Panel 1- We are in the King’s War Room.  THORNGILL is in the foreground on the lefthand side of the panel, stroking his chin in thought.  In the Midground, we see King Torvuld sitting on his throne, hands together also in thought.  Attiem stands next to him, and offers counsel. 

THORNGILL -It shames me to admit, I had not considered a direct attack on the Hornak. But their caves-

ATTIEM- Can be navigated by the right guide.

TORVULD- If Attiem says he can lead you to the Hornak, then it is so.

Now quick, who can tell me how I messed up here?

Perhaps it’s not obvious in the panel description, but it clearly was when I got the art back:

 

The panel Koko Amboro delivered looks great, and it’s exactly what I called for in my script. The only problem is, it’s impossible to lay my dialog down here.

My script called for the speaking order to be THORNGILL, ATTIEM, TORVULD.  That’s the order the word balloons should be read in.  However, here’s what that would have to look like:

To get in THORNGILL’s lines in the spot it’d naturally want to be read, I’d basically need to cut off his head.  This calls out the mistake I made in my script.  I called for Attiem to be “next to the King.”  That’s what Koko gave me.  However, I should have said “to the King’s left” or “next to the King on the far right side of the panel.”  This would have left room for Thorngill’s dialog.

Of course, I didn’t, and I’m not about to make Koko change his art to make up for my failings as a writer.  So, what other options do I have?  What if I put the balloons in a spot where there was more room?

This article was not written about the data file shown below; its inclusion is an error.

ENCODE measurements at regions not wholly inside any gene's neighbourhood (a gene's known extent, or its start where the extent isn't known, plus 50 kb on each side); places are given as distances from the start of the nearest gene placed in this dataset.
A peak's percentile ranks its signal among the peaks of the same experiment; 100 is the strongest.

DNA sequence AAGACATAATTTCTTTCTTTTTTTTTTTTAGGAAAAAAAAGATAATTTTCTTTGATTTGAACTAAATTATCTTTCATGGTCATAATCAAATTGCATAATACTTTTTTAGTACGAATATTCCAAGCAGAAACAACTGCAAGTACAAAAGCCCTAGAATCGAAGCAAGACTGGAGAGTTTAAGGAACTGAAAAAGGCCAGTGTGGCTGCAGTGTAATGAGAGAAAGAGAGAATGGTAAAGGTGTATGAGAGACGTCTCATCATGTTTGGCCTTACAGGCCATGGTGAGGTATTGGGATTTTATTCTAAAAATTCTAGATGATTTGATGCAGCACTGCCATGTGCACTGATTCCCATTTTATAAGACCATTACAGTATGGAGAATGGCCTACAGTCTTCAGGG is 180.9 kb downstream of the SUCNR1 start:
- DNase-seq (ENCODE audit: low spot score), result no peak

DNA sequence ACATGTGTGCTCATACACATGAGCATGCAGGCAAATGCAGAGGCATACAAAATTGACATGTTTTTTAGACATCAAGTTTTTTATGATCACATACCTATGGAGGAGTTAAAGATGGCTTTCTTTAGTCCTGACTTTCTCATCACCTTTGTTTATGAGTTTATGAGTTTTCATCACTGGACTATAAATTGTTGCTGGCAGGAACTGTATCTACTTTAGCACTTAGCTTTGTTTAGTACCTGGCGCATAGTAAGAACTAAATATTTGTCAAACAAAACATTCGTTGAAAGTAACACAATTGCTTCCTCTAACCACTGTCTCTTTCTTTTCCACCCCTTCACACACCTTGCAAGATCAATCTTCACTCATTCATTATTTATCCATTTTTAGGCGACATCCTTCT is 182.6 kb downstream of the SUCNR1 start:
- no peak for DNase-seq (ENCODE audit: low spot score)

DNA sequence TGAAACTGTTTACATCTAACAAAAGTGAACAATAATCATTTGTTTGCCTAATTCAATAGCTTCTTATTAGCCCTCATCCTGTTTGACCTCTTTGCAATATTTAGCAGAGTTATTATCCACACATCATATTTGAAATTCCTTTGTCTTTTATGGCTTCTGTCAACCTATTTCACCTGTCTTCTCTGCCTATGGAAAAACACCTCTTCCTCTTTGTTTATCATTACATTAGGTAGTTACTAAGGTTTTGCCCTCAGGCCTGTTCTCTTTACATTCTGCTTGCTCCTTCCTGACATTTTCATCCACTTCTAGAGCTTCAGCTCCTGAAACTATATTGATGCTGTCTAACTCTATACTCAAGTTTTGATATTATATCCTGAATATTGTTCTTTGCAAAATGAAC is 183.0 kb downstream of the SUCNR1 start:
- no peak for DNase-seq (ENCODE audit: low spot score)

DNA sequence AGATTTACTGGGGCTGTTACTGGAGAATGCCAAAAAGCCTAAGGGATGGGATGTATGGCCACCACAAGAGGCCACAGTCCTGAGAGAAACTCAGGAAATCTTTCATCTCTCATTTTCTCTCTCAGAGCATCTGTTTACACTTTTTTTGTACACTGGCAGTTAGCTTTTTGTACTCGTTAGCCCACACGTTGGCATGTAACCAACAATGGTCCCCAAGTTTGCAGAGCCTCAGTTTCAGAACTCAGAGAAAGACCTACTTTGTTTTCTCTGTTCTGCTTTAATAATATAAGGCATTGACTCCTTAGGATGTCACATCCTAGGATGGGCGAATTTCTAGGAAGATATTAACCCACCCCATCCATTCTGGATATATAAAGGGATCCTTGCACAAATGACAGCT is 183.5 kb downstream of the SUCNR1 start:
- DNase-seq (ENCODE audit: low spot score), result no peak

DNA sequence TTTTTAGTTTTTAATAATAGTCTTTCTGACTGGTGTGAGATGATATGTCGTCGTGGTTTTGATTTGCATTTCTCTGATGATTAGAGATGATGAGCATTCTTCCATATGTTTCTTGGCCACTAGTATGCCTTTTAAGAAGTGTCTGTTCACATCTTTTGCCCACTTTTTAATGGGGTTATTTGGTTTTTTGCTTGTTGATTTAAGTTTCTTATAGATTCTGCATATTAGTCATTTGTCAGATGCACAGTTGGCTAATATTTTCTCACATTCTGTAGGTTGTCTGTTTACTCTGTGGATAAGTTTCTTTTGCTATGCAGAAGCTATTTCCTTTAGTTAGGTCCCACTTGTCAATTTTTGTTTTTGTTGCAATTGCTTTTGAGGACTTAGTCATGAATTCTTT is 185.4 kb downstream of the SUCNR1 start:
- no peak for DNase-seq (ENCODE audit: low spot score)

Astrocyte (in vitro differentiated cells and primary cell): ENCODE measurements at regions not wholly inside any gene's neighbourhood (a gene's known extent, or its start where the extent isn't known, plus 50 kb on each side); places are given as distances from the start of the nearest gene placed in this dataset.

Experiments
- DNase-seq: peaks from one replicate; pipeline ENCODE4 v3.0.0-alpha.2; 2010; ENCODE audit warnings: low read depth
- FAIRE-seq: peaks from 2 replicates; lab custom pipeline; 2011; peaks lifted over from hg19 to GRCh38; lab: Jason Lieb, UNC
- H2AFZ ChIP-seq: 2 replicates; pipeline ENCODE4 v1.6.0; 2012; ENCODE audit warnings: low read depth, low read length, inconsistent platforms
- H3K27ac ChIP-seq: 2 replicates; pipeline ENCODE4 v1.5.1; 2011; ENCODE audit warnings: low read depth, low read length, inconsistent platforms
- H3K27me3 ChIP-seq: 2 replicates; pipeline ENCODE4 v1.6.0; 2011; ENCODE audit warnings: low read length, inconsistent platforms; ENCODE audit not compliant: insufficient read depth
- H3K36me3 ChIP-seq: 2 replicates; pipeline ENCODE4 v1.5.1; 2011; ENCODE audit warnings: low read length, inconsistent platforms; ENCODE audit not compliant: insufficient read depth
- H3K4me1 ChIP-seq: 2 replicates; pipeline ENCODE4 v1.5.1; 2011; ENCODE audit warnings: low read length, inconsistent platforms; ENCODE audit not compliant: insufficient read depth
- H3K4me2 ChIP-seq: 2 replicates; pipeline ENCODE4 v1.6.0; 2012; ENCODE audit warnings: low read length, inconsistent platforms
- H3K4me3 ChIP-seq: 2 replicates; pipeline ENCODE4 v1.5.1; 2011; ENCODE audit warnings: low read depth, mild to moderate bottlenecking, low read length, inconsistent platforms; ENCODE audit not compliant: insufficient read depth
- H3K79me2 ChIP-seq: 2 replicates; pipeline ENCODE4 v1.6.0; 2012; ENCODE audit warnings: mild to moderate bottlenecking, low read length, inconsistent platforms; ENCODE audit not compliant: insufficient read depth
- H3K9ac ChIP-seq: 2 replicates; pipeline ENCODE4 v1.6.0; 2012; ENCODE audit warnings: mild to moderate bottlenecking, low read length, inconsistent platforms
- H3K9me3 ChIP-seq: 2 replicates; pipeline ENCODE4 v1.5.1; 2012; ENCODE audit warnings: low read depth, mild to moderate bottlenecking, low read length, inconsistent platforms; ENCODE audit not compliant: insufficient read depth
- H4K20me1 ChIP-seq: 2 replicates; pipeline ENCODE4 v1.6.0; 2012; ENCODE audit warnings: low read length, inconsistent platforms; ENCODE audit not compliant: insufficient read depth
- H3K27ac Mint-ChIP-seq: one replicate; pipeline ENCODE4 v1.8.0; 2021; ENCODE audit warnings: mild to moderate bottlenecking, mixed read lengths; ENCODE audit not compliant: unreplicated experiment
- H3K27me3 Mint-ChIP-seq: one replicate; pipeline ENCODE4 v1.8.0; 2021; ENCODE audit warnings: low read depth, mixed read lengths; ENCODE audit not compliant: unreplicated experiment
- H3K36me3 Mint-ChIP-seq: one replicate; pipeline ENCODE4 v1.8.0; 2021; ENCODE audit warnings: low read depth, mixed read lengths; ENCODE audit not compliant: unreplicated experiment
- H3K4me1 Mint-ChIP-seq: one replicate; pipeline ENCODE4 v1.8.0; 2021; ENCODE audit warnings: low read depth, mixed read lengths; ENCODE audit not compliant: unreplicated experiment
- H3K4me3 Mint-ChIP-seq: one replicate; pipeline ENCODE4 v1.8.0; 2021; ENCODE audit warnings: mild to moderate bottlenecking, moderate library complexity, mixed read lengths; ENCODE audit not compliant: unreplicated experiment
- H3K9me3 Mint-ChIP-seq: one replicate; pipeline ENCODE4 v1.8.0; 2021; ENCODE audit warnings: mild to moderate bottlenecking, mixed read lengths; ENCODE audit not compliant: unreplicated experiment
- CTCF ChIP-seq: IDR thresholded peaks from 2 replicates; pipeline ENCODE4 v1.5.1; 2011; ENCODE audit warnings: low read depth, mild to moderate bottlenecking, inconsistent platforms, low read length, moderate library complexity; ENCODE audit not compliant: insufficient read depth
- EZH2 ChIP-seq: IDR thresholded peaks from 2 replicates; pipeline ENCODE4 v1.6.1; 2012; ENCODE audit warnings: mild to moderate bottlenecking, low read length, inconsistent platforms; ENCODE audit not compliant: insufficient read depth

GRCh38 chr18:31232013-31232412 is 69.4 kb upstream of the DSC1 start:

Visually, this is good position of word balloons.  They’re not cutting off figures, and well positioned.  However, in this case, they’ll be read 2, 3, 1.  And that won’t work.

Sometimes, you can get creative. (Or desperate.) Perhaps a Panel flip will save the day?

Nah.  That’s still awful.  And not a habit you want to be making.

As it turns out, the simplest, easiest way to solve the problem I created here, is to SCRIPT my way out of it.  I ended up changing the order of speakers to be: ATTIEM, THORNGILL, TORVULD.  To do so, I’d have to change the actual words on the panel a bit, and ended up eliminating a few along the way.  Still, the story beat for the panel is exactly the same.

Situations like this is one of the reasons I advocate writers learn to letter.  Sure, a good letterer might bring this problem to the writer’s attention, along with some potential solutions.  But an overworked letterer, or one who doesn’t care about the story as much as you do (and that’s probably all of them) might just try to force it to work.

However, it’s worth noting that ALL of this could have been avoided, had I done a better job in the scripting stage.  You don’t want to be figuring out things like characters voices, or what will and won’t fit on a page at the lettering stage.  Comic scripting is like carpentry.  You want to measure twice (or three times) and cut once.  This is why you need to do multiple drafts of your work, and develop a trained eye that sees the entire finished page well before it is complete.  And this is where an editor can save you a ton of frustration.

So, that’s where I stand on the issue.  What about you guys?  Are you finding yourself making a ton of adjustments to scripts as you get art back?  If so, is this a bad thing?  As always, love to hear your thoughts below.